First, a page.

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BPAC-133: Administrative system at Union Level

BPAC-133: Administrative system at Union Level

IGNOU Solved Assignment Solution for 2021-22

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Assignment Code: BPAC-133/ASST/TMA/2021-22

Course Code: BPAC-133

Assignment Name: Administrative System at Union Level

Year: 2021-2022

Verification Status: Verified by Professor

Assignment A

Answer the following in about 500 words each.

Q1. Briefly discuss the central and provincial administrative structure of the Mughal administrative system. 20

Ans) Emperor Akbar created the Mughal government, which was continued by his two successors, Jahangir and Shah Jahan. But Aurangzeb changed the administrative system and implemented regressive measures. That is until the East India Company entered the trade and commerce sector and quickly took over authority.

Central Administration

The monarch had a number of ministers to advise and help him. ‘Diwan' was in charge of revenue and finance, ‘Mir Bakshi' was in command of the military, ‘Mir Saman' was in charge of factories and stores, and ‘Sadr-us-Sudhar' was in charge of the ecclesiastical and judicial departments. The king was free to make rules for the realm, but not without the Quran.

A News Writer and Daroga-i-Dak-Chauki were also present. The king appointed the News Writer on the advice of Mir Bakshi. This office normally lasted five years. The News Writer was to keep the Sultan informed of developments throughout the kingdom. He was expected to verify the veracity of news reports and news sources, for which he was occasionally awarded (otherwise, for unreliable news punishment was meted out). The News Writers were expected to report to the king weekly.

The Postal Department was under the charge of a Daroga-i-Dak-Chauki. It was his duty to ensure that the news from various parts of the kingdom was carried to the Sultan without any delay. For this purpose, horses were kept ready. The Daroga-i-Dak-Chauki was assisted by other officials like Additional Darogas.

Provincial Administration

Provinces spanned the kingdom. The number of provinces varied between Mughal kings. For example, Akbar had 15 provinces, whereas Jahangir and Aurangzeb had 17 and 21, respectively.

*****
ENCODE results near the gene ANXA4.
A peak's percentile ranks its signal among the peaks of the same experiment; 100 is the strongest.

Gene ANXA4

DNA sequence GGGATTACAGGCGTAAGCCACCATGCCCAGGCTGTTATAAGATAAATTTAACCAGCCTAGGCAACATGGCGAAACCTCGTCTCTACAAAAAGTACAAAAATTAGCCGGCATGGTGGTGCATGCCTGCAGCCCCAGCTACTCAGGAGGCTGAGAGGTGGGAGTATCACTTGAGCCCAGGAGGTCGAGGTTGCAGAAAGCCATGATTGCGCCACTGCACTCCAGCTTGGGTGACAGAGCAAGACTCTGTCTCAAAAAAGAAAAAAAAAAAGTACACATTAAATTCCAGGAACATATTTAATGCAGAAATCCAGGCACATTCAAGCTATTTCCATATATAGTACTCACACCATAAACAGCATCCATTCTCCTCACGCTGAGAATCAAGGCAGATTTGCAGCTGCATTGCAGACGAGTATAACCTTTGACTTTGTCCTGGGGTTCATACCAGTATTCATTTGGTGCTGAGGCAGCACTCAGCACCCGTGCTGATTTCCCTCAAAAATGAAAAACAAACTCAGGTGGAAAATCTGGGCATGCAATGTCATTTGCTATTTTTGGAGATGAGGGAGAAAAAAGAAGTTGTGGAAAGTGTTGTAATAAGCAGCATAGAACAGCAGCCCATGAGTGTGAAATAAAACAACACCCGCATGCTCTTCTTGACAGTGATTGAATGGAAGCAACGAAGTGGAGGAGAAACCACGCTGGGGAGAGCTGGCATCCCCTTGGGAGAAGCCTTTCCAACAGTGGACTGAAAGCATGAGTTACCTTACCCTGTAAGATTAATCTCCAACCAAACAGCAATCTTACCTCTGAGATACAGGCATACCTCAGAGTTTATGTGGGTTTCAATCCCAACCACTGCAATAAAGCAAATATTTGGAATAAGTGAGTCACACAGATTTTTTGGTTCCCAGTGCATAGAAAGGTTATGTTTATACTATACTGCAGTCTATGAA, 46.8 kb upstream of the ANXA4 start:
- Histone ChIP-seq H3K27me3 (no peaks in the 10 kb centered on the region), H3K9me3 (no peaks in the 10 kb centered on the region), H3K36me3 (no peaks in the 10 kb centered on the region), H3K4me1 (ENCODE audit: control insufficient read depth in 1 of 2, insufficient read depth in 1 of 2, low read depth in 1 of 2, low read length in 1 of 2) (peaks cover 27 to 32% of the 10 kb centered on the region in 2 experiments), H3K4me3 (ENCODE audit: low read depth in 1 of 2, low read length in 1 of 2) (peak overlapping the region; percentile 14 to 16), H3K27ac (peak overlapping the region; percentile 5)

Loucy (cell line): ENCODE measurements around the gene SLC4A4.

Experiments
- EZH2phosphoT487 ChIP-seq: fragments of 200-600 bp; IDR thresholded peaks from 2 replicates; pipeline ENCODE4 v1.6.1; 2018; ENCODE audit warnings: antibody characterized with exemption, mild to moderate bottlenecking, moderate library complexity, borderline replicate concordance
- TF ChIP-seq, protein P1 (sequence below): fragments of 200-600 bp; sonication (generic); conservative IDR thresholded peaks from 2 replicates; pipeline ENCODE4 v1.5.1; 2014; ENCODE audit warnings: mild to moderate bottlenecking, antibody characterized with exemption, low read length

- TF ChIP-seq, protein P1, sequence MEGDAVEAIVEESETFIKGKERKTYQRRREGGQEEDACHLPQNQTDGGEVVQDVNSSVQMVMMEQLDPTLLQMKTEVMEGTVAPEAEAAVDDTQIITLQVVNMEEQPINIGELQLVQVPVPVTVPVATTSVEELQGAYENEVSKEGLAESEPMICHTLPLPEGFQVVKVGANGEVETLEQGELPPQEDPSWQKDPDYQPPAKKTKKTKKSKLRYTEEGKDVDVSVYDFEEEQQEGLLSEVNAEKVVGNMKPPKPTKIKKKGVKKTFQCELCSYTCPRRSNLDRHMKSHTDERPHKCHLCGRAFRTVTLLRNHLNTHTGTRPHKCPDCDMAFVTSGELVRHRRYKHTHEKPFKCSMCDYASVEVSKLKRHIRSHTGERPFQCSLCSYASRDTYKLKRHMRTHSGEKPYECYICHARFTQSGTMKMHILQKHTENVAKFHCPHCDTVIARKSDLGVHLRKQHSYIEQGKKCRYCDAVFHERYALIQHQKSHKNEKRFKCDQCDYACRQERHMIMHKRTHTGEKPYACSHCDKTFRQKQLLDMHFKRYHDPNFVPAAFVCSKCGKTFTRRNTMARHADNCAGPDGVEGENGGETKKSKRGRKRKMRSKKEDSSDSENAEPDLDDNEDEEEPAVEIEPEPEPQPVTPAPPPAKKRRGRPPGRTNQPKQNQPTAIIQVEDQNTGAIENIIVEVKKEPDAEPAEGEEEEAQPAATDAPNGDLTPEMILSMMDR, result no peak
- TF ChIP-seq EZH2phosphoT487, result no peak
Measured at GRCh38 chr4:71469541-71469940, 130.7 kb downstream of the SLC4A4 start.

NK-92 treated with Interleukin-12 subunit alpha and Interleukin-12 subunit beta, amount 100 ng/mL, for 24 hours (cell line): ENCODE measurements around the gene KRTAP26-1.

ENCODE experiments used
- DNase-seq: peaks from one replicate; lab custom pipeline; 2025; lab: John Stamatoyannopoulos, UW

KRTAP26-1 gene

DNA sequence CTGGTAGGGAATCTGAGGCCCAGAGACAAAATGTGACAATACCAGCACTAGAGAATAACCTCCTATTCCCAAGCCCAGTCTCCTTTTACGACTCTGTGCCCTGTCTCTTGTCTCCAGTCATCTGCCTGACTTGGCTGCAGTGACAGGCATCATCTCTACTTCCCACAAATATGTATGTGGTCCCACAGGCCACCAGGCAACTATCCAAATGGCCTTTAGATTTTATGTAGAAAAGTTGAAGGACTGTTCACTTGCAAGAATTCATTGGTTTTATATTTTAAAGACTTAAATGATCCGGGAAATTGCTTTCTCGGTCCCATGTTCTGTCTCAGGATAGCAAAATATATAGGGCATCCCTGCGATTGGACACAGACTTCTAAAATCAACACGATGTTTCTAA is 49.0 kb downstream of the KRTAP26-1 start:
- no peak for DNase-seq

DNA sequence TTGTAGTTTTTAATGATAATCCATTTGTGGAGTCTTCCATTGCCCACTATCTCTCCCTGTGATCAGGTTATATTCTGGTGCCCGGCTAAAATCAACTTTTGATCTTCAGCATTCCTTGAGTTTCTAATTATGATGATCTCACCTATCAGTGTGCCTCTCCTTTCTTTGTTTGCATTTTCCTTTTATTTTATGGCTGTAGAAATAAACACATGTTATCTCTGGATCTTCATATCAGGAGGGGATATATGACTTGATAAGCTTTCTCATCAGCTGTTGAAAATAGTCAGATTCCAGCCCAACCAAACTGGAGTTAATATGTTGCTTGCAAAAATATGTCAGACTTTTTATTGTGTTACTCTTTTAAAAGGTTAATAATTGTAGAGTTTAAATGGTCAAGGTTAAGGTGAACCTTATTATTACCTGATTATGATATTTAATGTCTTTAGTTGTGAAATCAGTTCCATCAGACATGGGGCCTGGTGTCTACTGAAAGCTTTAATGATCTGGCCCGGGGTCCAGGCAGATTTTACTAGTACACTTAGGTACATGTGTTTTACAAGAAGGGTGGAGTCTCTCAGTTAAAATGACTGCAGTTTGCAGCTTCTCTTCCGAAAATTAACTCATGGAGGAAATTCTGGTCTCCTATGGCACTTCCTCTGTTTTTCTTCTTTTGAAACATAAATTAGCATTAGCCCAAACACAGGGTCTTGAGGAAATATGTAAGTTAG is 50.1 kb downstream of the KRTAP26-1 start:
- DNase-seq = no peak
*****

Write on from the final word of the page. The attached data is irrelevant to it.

There were officers in charge of several areas, as follows:


Each province had a Subedar, or Governor. During Akbar's reign, this official was called Siphasalar. The Subedar was a provincial mini-king responsible for maintaining law and order, controlling the local army, collecting State dues, and administering justice. Usually, the king appointed royal family members or nobility to this position. But he was also guided by the notion of ability in official selection. Some of the Subedars were extremely young and were chosen for their abilities. The Subedar ruled under the Sultan's authority and remained in office as long as the latter wished him well.


The Diwan was appointed by the Sultan to assist the Subedar in provincial administration. During the Mughal dynasty, this office was considered equal to Subedar. However, he did not have the same rights as his counterpart. The Diwan was in charge of the provincial budget and tax collection.


Sadar was appointed by the king and was free from Diwan or Subedar interference. He was a scholar and a holy man. He used to dole out land and alms He supervised the Qazi and the Mir Adil.


Amil was a revenue collector who also had other tasks. He looked after agricultural land and helped farmers cultivate barren terrain. He also contributed to maintaining provincial peace and supervised revenue collectors, Karkuns, and Mukkadamas.


The office of Bakshi was identical to that of Amil. He supervised the work of the Qanungos6 and kept a record of various contracts entered into by the monarchy. He also kept a full record of the cultivatable and barren land, as well as income and expenditure from those lands. He sent statement of annual income and expenditure to the king.

Q2. Critically analyse the division of powers under Indian Constitution. 20

Ans) As per the Indian Constitution the division of powers has been broadly outlined in three areas, namely, legislative, administrative, and financial. Each of them is discussed separately below:

Legislative Sphere